Friday, September 30, 2011

Lost Type Co-op


Have you heard of the Lost Type Co-op? Well do you like incredibly well-designed fonts available in a pay-what-you-want distribution model? Yeah, I do too.

Feist



Heard a charming interview with Canadian musician Leslie Feist this morning on NPR (there were a lot of "aboots" thrown around), and forgot how much I loved her last two albums. She has a new one (Metals) coming out on Tuesday and it sounds great — I know exactly what I'll be listening to for the next few weeks.

All of her songs are wonderful (I'm sure you've heard of 1234?) but Lonely, Lonely is the song that first introduced me to her, and it's been my favorite ever since. This isn't the official music video — I don't think there is one — but just close your eyes and listen.

Thursday, September 29, 2011

It's Always Funny


I haven't caught up on the new episodes of IASIP (I'm very into acronyms lately, do try and keep up), but the promos for Season 7 are just, perfect.

If you want to know why I love this so much, look no further than the company Christmas card I designed a few years ago. I've never met an awkward family photo that I didn't like.

Tuesday, September 27, 2011

Must-have Martha


Martha Stewart has released a new book today, Handmade Holiday Crafts. I saw it on Poppytalk this morning and immediately bought it on Amazon (RIP Borders).

I'm sure it's just a compilation of everything I've already seen in her magazines and other books, but I don't care. It looks amazing and it has Martha's name on it, so it has to be.


(inside spread images via Poppytalk)

Monday, September 26, 2011

The Fantastic Mr. Fox

This weekend the man and I took a mini (3 hr.) road trip to visit some friends in Salamanca, NY (and their adorable, albeit bark-y Boston Terrier, Go-Go).


The Allegheny Reservation actually runs right through town, although to be honest, aside from the Casino, a plethora of smoke shops and a few gas stations proclaiming that they were Tribally Owned, you wouldn't really know you were on a Seneca reservation. Yes, we did go to the casino, where we stuffed ourselves with buffet and played roulette like the good Americans we are.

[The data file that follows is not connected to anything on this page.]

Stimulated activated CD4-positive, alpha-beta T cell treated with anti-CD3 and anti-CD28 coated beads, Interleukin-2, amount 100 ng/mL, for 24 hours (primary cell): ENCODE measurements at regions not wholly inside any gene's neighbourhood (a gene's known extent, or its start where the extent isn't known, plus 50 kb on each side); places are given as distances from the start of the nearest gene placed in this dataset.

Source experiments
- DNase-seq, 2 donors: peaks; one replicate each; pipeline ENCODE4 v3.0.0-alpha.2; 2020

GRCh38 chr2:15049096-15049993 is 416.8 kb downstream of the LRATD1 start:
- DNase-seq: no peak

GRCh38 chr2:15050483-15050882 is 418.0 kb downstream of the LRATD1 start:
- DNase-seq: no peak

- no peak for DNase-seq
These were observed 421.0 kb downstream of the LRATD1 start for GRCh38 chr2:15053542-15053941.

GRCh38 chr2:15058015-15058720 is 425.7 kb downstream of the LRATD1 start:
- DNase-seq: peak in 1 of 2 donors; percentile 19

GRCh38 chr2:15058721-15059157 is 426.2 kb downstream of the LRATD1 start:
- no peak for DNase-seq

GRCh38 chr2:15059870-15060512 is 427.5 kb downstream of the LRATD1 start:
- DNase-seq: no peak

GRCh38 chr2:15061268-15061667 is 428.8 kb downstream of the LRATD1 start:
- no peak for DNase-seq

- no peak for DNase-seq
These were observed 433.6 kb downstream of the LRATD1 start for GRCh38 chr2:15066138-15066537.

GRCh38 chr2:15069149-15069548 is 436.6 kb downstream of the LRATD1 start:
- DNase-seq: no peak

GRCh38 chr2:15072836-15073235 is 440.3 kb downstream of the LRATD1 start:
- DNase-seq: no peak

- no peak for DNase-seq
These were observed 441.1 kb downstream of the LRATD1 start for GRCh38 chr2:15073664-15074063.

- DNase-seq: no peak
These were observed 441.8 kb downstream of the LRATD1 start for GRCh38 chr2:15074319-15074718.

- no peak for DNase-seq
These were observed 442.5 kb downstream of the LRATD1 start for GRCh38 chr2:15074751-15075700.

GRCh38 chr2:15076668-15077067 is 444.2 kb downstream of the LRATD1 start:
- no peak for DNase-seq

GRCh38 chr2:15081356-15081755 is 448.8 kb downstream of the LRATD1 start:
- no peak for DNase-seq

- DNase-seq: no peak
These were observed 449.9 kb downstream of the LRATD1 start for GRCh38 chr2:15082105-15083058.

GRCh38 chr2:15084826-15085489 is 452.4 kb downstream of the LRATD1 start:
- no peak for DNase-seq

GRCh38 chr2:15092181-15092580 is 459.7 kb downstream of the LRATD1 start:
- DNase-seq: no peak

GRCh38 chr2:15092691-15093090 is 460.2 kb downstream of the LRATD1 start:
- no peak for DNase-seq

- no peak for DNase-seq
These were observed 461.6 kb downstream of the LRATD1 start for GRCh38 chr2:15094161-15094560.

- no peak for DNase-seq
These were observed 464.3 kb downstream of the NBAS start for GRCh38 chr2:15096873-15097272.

We also toured some local antique/record shops/barns where we picked up some shop treasures (update soon) but most importantly, this fancy fella.


We've been coveting various taxidermy critters for a while and finally happened upon this beaut for a very reasonable price at the expansive Salamanca Antique Mall. He is currently perched atop our bookshelf, frustrating and confusing our two cats, who have yet to figure out why he won't respond to their advances.

Our friends collect vintage monster memorabilia (amongst many other things) — aren't these melted squishy pop-out eye toys incredibly terrifying?


We also became buds with their cat, Slimmy, who is 100% black, including his whiskers. You're no Mozart, Slim, but you're definitely a handsome dude.

Thursday, September 22, 2011

The Week of Streep (p.8)

In this final (for now) installment of the mini-Streep reviews, I will revisit the last seven releases in Meryl Streep's career. Next in line is the Iron Lady, which is set for release in January — have you seen the teaser? It's been more than a year since my last new Streep fix, and I'm jonesin'. I've got the fever and I've got it bad.